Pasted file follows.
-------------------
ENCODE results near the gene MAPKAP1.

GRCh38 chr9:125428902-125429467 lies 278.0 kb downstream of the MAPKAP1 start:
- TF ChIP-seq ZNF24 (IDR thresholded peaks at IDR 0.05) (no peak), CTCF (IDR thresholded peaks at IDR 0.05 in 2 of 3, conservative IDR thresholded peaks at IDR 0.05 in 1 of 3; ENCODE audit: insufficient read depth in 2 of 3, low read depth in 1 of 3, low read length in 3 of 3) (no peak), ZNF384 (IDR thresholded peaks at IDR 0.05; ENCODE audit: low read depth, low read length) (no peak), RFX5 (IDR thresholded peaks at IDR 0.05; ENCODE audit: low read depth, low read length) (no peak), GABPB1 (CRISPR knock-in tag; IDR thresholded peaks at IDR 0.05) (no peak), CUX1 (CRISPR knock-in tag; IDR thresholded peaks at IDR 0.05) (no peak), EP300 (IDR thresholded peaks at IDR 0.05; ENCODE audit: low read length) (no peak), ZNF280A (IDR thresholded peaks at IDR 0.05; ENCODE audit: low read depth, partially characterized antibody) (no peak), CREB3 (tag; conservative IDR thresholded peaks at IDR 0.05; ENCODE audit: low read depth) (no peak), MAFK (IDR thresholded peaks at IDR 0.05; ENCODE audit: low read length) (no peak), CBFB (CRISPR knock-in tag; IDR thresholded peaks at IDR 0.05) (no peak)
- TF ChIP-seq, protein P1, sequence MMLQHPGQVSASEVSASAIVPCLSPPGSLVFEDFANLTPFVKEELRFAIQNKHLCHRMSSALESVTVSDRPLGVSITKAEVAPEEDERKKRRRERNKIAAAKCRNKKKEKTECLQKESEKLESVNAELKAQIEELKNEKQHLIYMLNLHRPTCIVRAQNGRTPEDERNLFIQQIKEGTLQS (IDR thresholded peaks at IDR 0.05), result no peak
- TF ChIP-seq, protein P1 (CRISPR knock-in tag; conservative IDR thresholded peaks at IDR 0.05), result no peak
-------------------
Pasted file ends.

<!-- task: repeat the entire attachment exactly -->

ENCODE results near the gene MAPKAP1.

GRCh38 chr9:125428902-125429467 lies 278.0 kb downstream of the MAPKAP1 start:
- TF ChIP-seq ZNF24 (IDR thresholded peaks at IDR 0.05) (no peak), CTCF (IDR thresholded peaks at IDR 0.05 in 2 of 3, conservative IDR thresholded peaks at IDR 0.05 in 1 of 3; ENCODE audit: insufficient read depth in 2 of 3, low read depth in 1 of 3, low read length in 3 of 3) (no peak), ZNF384 (IDR thresholded peaks at IDR 0.05; ENCODE audit: low read depth, low read length) (no peak), RFX5 (IDR thresholded peaks at IDR 0.05; ENCODE audit: low read depth, low read length) (no peak), GABPB1 (CRISPR knock-in tag; IDR thresholded peaks at IDR 0.05) (no peak), CUX1 (CRISPR knock-in tag; IDR thresholded peaks at IDR 0.05) (no peak), EP300 (IDR thresholded peaks at IDR 0.05; ENCODE audit: low read length) (no peak), ZNF280A (IDR thresholded peaks at IDR 0.05; ENCODE audit: low read depth, partially characterized antibody) (no peak), CREB3 (tag; conservative IDR thresholded peaks at IDR 0.05; ENCODE audit: low read depth) (no peak), MAFK (IDR thresholded peaks at IDR 0.05; ENCODE audit: low read length) (no peak), CBFB (CRISPR knock-in tag; IDR thresholded peaks at IDR 0.05) (no peak)
- TF ChIP-seq, protein P1, sequence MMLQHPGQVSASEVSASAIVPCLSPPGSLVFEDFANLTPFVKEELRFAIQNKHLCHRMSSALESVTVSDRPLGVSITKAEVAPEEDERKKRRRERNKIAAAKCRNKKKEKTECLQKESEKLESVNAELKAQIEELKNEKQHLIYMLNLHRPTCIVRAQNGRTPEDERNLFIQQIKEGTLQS (IDR thresholded peaks at IDR 0.05), result no peak
- TF ChIP-seq, protein P1 (CRISPR knock-in tag; conservative IDR thresholded peaks at IDR 0.05), result no peak